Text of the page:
Back in March, Amazon was caught halting orders from thousands of suppliers for no apparent reason, only to later claim that the move was aimed at eliminating counterfeit products from Amazon's marketplace system. But we've since learned that Amazon is, in fact, intentionally trying to harm its smaller suppliers in order to focus on "major brands like Procter & Gamble, Sony and Lego."
Writing for Bloomberg, Spencer Soper explains that, as you're reading this, bulk orders for thousands of mom-and-pop shops who've been doing business on Amazon will soon be drying up – all so Amazon, which doesn't even pay taxes, can "cut costs" and rake in more profits.
According to Soper, these small-scale vendors will now have to "learn a new way of doing business on the web store" as Amazon goes after Walmart, Target, and Best Buy, which are among its biggest online competitors.
"Rather than selling in bulk directly to Amazon," Soper writes, these mom-and-pop vendors will now "need to win sales one shopper at a time." He goes on to add that the change represents "one of the biggest shifts in Amazon's e-commerce strategy since it opened the site to independent sellers almost 20 years ago."
Similar to how Google and YouTube are both giving preference to mainstream media outlets at the expense of independent news sources, thousands of which have been censored or removed in recent weeks, Amazon wants to cater to the big boys because of its greed and lust for absolute control over all goods and services.
Mike Adams, the Health Ranger, describes it as Big Tech "coalescing around a centralized offering while eliminating all diversity and independent competition," adding that "this is monopolistic at its core."
In the end, what these changes will mean for the retail market is that a small handful of mega-corporations will soon be in charge of pretty much everything that people consume, read, and buy, as well as what people search, view, and read online.
"This is the kind of change that will scare the living daylights out of brands selling on Amazon," warns James Thomson, organizer of the Prosper Show, an annual e-commerce conference that focuses primarily on Amazon.
"Amazon usually doesn't give a lot of lead time and brands will be left scrambling. If they make this change soon, brands will have until the end of the summer to get their acts together or their holiday quarter will be at risk."
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While the changes are, of course, great for Amazon, smaller vendors like One Vendor could go out of business because most, if not all, of their business was conducted through Amazon.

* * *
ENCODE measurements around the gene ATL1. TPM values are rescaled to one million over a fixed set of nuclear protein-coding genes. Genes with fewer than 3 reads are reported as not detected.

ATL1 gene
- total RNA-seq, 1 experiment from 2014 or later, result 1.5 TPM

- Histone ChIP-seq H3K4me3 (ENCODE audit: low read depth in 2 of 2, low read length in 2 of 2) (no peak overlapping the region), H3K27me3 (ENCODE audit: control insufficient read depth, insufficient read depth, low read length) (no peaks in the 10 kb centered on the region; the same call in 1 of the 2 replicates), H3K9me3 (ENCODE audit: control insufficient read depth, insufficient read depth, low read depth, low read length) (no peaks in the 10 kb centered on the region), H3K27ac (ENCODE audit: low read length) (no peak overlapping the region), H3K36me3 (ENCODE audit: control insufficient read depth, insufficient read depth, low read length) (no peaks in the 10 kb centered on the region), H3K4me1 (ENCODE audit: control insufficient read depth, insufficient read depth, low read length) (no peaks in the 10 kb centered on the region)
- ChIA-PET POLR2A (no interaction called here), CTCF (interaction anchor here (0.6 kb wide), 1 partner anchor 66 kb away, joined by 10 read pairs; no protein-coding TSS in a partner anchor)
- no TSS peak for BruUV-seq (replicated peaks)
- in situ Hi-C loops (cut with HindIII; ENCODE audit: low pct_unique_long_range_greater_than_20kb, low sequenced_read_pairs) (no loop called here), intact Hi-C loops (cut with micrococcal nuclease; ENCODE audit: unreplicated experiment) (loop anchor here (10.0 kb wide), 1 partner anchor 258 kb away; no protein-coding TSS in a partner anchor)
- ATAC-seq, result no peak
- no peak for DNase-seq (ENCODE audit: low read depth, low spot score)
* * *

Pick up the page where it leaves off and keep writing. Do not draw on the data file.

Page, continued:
Despite a recent statement from an Amazon spokeswoman contending that "any speculation of a large scale reduction of vendors in incorrect," it's an undeniable fact that Amazon is trying to pay as few employees as possible, which means it's automating as many tasks as possible and consolidating its vendor lineup as aggressively as possible.
Another indicator of where Amazon is headed supplier-wise is the fact that the corporation did not renegotiate the annual terms with its smaller vendors this spring, which many see as a sign that big things are about to happen.
According to several people familiar with what's going on at Amazon, talks about scrapping small-scale vendors first began last fall. It was at that time that some Amazon employees attempted to convince their superiors to keep on these smaller suppliers.
The least Amazon can do is give its suppliers a proper heads-up before the upcoming holiday season. But even that seems unlikely, as it's not generally Amazon's custom to offer such courtesies to the folks with whom it does business.
As a result, small suppliers that have traditionally done business with Amazon should probably start making changes now if they hope to stay afloat.
"If this happens soon and people are not ready for it, they will not be ready during the holidays," says Anderson Salgado, a former Amazon vendor manager and CEO of Trisbell, a consulting firm that helps people and companies sell products on Amazon.
According to Salgado, it takes 120 days, or about four months, for an Amazon wholesale supplier to become a marketplace seller. This means that the time is now for these vendors to figure out what they need to do to weather the impending storm.
"The people who get ahead of the game are going to thrive," he adds.
Getting ahead of the game could mean abandoning Amazon entirely, however, as the company has made it abundantly clear that loyalty, honesty, and integrity are not among its core values. These small vendors would do better to find other retail platforms to do business with that, unlike Amazon, might actually treat them with decency and respect.
For related news about how Amazon's predatory and monopolistic tactics are eliminating jobs, be sure to check out Unemployment.fetch.news.
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